“So where is he?” Eva asked Janey when their paths crossed in the industrial-sized gilt-and-marble ladies’ room of the swanky hotel where the reception was.
Janey smudged an edge of her freshly applied lipstick with a delicate swipe of her pinky. “Who?”
“The hunky nice guy you promised me a dance with. Who isn’t Alec. A guarantee, you said.”
“I’m working on it,” Janey answered, her tone breezy.
“It’s been three hours.” Eva eyed her hair in the mirror. The French twist was slipping, damn it. Why couldn’t her hair behave itself? She tried to repair it and only made things worse. “This party won’t last much longer.”
“Hey. Cinderella didn’t dance with Prince Charming until just before midnight.”
That made Eva laugh. “I don’t need Prince Charming. Just one dance. So far I haven’t found a likely partner unclaimed.”
Janey patted her shoulder. “The night’s not over yet.”
It was before long, though. All too soon the band played their last number and started packing up, while servers cleared cake plates and coffee cups from the linen-swathed tables that ringed the dance floor and the last remaining guests straggled toward the coatroom. Eva felt a sharp pang of disappointment and told herself to quit being such a baby. Dance or no dance, she’d had an okay time, hadn’t she? She drifted over to the dessert table, where a few miniature cupcakes lingered on near-empty platters. That was a thing these days, she gathered—having a wedding “cake” that was actually a giant cupcake pyramid. “Chocolate,” she muttered. “There has to be a chocolate one left…”
“The one with the yellow rose is devil’s food, I think,” a voice said, close by. Warm, friendly. Male. “You won’t hold it against me if I’m wrong, will you?”
She looked up. And up. The man next to her was easily six feet, likely around her own age, wearing dress blacks and holding an instrument case. Shaggy dark hair sprang back from his forehead, framing a face with an interesting touch of cragginess to it, and the look in his gray eyes told her he liked what he saw. A hint of shyness came with that look, as if he wasn’t entirely sure of himself. Or of her, maybe.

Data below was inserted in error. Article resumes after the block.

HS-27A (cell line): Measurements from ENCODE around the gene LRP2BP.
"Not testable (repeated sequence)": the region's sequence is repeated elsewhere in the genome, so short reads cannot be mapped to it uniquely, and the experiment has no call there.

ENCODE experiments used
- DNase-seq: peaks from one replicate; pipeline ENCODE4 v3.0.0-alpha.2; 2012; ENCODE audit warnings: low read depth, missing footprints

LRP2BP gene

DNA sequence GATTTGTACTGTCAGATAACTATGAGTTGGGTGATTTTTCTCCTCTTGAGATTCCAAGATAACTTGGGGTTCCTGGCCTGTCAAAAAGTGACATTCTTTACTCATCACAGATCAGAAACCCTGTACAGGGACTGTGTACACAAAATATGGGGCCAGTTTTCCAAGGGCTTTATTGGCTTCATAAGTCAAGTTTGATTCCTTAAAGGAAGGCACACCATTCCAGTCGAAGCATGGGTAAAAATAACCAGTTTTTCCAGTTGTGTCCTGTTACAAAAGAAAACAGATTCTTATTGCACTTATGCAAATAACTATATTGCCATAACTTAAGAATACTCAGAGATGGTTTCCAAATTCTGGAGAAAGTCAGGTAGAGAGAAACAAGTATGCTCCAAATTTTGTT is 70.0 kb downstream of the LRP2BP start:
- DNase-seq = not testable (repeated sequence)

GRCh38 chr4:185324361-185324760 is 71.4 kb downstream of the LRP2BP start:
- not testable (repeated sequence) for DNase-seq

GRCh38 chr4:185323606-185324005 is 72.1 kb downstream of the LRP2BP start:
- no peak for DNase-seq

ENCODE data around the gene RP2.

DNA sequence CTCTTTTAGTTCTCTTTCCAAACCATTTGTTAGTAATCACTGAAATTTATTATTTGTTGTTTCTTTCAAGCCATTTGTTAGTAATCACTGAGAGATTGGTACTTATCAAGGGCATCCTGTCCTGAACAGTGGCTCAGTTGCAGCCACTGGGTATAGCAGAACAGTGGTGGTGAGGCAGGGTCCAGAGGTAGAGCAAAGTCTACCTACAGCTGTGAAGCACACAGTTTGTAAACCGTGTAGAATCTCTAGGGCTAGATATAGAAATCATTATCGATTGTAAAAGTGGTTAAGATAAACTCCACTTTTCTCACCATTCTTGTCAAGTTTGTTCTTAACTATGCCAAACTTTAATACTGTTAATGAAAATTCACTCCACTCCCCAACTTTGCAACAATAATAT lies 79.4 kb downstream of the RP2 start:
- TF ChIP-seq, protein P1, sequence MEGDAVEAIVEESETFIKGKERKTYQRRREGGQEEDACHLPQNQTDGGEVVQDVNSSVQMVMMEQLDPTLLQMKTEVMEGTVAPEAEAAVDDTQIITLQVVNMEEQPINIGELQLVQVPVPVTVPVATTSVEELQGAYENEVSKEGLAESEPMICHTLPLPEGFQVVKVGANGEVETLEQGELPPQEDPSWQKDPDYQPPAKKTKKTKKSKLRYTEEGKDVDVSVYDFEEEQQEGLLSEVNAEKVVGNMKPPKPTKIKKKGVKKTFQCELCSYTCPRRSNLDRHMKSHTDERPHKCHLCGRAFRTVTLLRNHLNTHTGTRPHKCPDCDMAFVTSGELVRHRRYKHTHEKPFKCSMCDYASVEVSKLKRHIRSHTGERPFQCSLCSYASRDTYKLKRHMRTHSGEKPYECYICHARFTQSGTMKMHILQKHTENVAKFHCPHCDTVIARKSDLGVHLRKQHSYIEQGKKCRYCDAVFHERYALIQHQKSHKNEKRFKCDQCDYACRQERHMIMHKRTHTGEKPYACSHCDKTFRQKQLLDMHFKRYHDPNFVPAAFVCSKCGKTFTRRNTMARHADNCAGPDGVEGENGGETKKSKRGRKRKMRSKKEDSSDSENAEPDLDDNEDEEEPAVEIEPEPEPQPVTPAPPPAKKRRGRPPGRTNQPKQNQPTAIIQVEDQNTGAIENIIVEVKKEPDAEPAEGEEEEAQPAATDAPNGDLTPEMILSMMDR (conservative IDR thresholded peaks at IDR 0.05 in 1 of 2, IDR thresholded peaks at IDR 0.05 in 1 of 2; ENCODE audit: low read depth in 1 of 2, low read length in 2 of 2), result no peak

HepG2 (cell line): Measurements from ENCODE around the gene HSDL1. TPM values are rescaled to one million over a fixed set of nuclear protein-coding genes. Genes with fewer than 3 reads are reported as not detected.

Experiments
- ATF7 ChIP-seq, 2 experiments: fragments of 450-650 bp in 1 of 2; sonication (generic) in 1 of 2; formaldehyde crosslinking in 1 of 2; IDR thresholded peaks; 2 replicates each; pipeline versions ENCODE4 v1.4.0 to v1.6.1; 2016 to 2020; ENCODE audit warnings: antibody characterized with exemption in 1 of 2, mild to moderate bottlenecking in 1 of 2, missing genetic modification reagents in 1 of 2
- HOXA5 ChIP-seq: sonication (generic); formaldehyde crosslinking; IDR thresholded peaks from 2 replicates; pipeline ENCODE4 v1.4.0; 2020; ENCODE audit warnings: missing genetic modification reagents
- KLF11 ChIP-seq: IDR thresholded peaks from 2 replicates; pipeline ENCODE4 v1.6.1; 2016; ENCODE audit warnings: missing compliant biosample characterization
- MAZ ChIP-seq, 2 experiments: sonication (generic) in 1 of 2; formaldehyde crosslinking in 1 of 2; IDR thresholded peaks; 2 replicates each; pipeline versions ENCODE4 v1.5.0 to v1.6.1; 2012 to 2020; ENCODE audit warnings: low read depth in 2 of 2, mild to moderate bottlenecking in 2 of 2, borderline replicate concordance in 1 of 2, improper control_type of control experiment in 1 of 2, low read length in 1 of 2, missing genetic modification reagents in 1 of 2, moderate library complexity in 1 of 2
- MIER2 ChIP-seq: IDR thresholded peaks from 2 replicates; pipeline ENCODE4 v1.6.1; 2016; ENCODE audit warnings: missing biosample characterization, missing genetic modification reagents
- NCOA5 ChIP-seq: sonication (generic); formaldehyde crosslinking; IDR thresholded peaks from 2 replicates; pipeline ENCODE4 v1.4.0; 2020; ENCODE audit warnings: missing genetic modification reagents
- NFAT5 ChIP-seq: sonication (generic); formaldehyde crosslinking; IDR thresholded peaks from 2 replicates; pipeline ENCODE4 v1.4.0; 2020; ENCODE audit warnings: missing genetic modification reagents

She liked him for that, and smiled to put him at ease. “Depends. Boring old white cake, yes. Lemon or something else with flavor, no. I guess I’ll take a chance.” Those last words brought to mind Janey’s comment in the thrift store, and she felt a blush creep up her cheeks.
He reached for a cupcake with a red rose on it, then snagged two napkins and handed her one. “I’ve been watching you all night,” he said, coloring faintly himself. “Not in a stalker kind of way, though. The way you do when you’re wondering if the knockout in the gorgeous dress will talk to you.” He grinned at her. “I’m Daniel.”
“Eva,” she said. She eyed his instrument case. “You’re with the band?”
He nodded, and they chatted awhile about music and weddings and how hard it was to make a living as a performer. He was easy to talk to, with a dry humor and no compulsion to fill every conversational space. Not like Brandon at all. She finished her cupcake—it was devil’s food—licked frosting off one finger, and realized she was enjoying herself more now than she had all evening. And just when things were ending, she thought wistfully.
“So, um…” Daniel dusted crumbs off his hands. He was looking shy again, but determined. “Would you like to dance?”
“There’s no music,” she said, just as the hotel’s sound system kicked in. They must have turned it off for the reception. Faint but definite, she recognized the opening notes of “Brown-Eyed Girl”.
“Great song.” Daniel held out a hand. “May I?”
Shut up and take a chance floated through her mind. She smiled and laid her palm across his. Okay, then.
He clasped her fingers, and together they moved out onto the dance floor.